Youth involvement is San Fernando’s secret in achieving zero waste

Paula De Castro
Youth involvement is San Fernando’s secret in achieving zero waste
In San Fernando, Pampanga, schools and the youth play a huge part in implementing zero waste

PAMPANGA, Philippines – Having recognized as the first to comply with the Ecological Solid Waste Management Act of 2000 (Republic Act 9003), San Fernando in Pampanga is known locally and internationally, as one of the pioneers in zero waste.

In 2012, just a year after its partnership with Mother Earth Foundation, it was able to divert 70% of its waste away from the dumpsite, and to good use.

The city’s public and private schools have been actively implementing zero waste projects – thus making them a huge part in the city’s success.

Their efforts are helping influence thousands of youth into adopting these practices through the platform for partnership among schools and youth leaders that the city has provided. (READ: 6 creative ways to go ‘zero waste’)

Public and private participation

Strict segregation is practiced in St. Scholastica’s Academy, where Sister Delia Singian has helped in linking the Benedictine school’s mission to the city’s efforts in pursuing Zero Waste.

Trash bins for different kinds of waste are seen around campus. In the cafeteria, there are no plastic straws and disposable utensils; students also separate their food wastes. The school’s Materials Recovery Facility is well maintained.

It’s not only the private schools that practice Zero Waste – the city’s public schools are just as active in this advocacy. One of these is Sindalan Elementary School, led by its principal Lorna Aquino. (READ: PH food wastage: Think twice before wasting your meal)

Through Project W.O.W. (Warriors of Waste), the school focuses on segregating wastes and facilitating the construction of the school’s Materials Recovery Facility. Students act as “warriors” by monitoring the segregation of wastes per classroom, and overseeing composting and recycling.

ZERO WASTE. Students from Sindalan Elementary School in the City of San Fernando, Pampanga ensures that wastes from classrooms have been segregated properly. Photo by Khate Nolasco

Sixth grader Isabela, 11, is the vice president of the student government, and part of her job is to monitor trash segregation.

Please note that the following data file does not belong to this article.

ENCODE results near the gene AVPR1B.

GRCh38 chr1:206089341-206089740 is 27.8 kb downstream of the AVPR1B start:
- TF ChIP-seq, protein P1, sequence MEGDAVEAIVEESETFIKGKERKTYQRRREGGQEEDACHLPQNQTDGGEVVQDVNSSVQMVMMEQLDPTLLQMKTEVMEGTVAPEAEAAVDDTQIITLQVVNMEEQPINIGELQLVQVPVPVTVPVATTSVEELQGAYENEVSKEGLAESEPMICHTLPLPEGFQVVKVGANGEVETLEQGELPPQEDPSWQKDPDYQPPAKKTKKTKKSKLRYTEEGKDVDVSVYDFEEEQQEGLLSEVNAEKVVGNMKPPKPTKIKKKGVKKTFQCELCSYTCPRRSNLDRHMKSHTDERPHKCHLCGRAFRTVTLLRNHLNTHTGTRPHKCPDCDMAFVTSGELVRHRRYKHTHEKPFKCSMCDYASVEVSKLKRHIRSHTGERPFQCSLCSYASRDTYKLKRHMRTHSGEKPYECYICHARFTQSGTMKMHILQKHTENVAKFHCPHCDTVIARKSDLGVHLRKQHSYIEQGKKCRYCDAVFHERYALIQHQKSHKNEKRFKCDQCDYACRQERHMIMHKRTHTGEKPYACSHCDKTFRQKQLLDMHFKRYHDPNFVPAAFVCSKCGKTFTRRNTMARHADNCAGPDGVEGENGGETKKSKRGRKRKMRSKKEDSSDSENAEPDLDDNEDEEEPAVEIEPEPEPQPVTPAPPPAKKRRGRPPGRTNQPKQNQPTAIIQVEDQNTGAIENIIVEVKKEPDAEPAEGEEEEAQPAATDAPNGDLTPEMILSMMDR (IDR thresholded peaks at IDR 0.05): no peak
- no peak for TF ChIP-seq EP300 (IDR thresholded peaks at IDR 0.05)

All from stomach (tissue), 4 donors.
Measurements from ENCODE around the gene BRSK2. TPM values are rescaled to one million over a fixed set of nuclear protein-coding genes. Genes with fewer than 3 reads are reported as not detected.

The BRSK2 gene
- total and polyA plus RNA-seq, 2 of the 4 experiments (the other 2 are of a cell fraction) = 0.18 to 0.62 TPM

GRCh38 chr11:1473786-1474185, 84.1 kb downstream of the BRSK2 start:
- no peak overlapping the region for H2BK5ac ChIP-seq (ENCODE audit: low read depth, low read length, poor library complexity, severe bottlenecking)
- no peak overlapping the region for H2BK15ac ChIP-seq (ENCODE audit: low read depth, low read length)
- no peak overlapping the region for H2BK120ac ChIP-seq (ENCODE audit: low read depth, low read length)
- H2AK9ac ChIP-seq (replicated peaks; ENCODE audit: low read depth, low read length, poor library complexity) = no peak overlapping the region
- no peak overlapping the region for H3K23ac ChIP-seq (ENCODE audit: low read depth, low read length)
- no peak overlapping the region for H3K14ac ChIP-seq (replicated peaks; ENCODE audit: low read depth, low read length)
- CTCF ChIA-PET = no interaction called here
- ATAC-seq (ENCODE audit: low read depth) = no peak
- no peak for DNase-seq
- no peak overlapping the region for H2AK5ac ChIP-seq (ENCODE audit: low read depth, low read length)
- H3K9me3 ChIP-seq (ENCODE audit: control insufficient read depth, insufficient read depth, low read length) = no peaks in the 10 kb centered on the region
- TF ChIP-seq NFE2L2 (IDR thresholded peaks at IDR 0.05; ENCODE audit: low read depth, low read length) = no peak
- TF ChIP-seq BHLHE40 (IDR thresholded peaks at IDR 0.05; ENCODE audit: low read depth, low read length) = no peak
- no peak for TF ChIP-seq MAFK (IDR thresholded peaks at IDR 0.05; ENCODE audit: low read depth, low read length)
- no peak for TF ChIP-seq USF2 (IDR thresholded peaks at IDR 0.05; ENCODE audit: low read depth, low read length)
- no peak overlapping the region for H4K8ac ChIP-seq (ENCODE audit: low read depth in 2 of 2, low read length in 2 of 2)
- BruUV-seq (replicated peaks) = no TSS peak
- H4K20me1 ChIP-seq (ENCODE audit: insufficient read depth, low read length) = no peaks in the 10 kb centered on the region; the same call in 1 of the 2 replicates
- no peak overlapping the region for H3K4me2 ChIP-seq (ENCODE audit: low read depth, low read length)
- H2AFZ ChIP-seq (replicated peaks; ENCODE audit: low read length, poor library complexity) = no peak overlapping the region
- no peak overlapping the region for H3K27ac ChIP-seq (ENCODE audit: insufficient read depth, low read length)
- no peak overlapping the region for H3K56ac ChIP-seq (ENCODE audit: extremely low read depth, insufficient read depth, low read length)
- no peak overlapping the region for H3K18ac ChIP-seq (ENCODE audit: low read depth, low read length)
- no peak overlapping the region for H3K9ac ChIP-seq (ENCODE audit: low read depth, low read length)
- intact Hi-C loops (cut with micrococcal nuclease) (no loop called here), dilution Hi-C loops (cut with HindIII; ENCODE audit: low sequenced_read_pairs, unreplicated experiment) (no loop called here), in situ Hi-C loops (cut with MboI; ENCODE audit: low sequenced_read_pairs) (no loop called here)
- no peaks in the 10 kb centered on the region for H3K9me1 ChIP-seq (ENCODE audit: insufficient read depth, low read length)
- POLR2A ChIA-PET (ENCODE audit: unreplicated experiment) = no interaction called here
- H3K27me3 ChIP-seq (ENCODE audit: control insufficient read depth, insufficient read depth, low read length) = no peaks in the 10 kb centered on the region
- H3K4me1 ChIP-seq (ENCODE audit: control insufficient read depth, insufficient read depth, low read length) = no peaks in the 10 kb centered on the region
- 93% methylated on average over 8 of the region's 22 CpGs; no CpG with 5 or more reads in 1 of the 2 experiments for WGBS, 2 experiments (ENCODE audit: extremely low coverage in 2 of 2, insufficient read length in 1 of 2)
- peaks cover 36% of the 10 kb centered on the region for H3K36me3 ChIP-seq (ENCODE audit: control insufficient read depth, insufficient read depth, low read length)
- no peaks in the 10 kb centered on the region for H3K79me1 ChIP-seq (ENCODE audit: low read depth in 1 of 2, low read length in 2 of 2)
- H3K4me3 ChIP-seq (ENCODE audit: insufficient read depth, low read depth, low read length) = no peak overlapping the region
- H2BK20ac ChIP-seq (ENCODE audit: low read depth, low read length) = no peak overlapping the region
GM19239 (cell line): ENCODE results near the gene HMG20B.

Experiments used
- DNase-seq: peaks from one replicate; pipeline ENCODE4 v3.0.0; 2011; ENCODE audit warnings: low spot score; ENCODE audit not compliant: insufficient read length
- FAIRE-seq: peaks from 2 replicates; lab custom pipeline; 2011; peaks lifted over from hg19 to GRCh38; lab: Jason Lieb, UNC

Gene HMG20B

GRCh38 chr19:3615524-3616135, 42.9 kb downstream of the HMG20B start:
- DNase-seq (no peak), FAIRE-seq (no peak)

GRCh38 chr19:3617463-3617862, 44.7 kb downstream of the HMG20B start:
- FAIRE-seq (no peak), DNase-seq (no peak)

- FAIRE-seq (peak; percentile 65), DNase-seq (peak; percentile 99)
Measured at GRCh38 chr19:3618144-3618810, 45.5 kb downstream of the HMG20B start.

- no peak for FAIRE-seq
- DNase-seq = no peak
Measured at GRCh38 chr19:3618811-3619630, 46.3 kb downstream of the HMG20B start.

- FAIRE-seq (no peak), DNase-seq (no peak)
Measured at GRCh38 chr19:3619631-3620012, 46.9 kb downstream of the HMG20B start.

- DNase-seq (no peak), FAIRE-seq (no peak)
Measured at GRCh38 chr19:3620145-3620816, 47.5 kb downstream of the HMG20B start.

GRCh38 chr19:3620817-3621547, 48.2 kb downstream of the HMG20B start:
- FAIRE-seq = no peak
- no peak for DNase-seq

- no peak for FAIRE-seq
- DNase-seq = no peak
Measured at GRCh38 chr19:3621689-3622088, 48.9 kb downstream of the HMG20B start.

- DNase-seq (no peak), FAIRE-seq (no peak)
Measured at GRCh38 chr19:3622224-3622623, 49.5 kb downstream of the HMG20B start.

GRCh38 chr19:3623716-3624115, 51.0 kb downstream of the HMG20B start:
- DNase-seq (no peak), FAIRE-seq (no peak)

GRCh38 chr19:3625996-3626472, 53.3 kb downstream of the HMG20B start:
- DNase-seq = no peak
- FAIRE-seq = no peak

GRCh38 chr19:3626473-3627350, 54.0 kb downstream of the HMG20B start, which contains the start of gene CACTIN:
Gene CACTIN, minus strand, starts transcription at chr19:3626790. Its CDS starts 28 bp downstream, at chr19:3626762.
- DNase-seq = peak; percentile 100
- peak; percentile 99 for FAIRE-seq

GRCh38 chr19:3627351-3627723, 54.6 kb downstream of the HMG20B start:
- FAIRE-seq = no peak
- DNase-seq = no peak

She said, Hindi naman po ako nahihirapan, kasi po kapag masaya ka, gusto niyo po ‘yung ginagawa niyo, at masaya kayo sa pakiki-tungo niyo sa mga kasama niyo sa organization, hindi po kayo mahihirapan dahil madali silang kausap, at mas nagtutulungan po kami para magawa ‘yung mga dapat naming gawin.”

(If you’re happy, you want what you’re doing, and you have a strong relationship with your organization. It’s not that hard, because everyone is cooperating in order to achieve our goal.)

Fernandino YES-O network

Zero Waste efforts are not limited to schools. In partnership with Mother Earth Foundation, the city linked student leaders to form the Youth for Environment in Schools Organization (YES-O) Network. (READ: #HackSociety 2017: Ideas to manage waste, sustain food production

Grade 12 student Jam Manalese, 17, is the former president of the YES-O Network and the current president of the Zero Waste Youth Pilipinas. He represented the youth sector in the City Solid Waste Management Board (CSWMB). 

YOUTH LEADER. Jam Manalese, former president of the YES-O Network and current president of the Zero Waste Youth Pilipinas prepares trophies for the awarding of the city’s most environmental schools. Photo by Khate Nolas

Manalese said it is important to create such networks in order to achieve a sustainable environment in the future.

“Major role ko dito ay siyempre magiging ahente ako ng pagbabago,” he said. Naniniwala ako na kapag na-raise na ang awareness dito sa City of San Fernando, ay magkakaroon ng domino effect, palabas nang palabas, hanggang sa buong Pilipinas, hanggang sa buong mundo.”

(My major role is to be an agent of change. I believe that raising awareness [on the different environmental problems] here in San Fernando, will cause a domino effect across the Philippines, and eventually, throughout the world.)

“Giving responsibility to the youth empowers them to help and contribute in solving the waste problem,” said Froilan Grate, president of Mother Earth Foundation and Regional Coordinator of GAIA AP. “It allows them to fully understand that what they are doing is vital to the city’s zero waste goal.” –

The author, Paula de Castro, is the communications officer of Mother Earth Foundation. School administrators provided consent for the interview of the students.

Add a comment

Sort by

There are no comments yet. Add your comment to start the conversation.